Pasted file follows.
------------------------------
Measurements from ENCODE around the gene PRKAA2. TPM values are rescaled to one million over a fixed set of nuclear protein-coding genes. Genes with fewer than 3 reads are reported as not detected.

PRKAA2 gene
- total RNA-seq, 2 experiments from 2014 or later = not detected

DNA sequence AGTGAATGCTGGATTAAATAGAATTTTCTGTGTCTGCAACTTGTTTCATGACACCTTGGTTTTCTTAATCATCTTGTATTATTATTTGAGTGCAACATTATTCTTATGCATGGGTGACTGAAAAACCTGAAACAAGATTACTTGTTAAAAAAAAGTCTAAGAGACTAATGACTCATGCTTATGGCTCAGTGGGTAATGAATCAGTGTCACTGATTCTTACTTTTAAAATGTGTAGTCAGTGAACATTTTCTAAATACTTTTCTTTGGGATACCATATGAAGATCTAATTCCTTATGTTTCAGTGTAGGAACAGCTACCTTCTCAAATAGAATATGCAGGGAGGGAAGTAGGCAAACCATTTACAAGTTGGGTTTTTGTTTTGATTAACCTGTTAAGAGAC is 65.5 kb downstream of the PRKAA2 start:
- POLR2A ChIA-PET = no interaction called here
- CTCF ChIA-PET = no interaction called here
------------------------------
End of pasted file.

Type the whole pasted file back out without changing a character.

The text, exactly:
Measurements from ENCODE around the gene PRKAA2. TPM values are rescaled to one million over a fixed set of nuclear protein-coding genes. Genes with fewer than 3 reads are reported as not detected.

PRKAA2 gene
- total RNA-seq, 2 experiments from 2014 or later = not detected

DNA sequence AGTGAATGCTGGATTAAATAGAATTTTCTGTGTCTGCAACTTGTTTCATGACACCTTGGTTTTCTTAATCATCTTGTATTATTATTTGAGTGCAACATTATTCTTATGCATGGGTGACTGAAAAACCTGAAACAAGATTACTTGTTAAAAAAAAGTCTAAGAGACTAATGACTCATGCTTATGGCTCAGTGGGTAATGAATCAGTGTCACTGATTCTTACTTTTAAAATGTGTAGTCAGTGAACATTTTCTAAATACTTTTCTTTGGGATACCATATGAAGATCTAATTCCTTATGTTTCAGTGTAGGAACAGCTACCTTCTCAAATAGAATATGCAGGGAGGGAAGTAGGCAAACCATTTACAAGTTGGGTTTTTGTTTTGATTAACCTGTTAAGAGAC is 65.5 kb downstream of the PRKAA2 start:
- POLR2A ChIA-PET = no interaction called here
- CTCF ChIA-PET = no interaction called here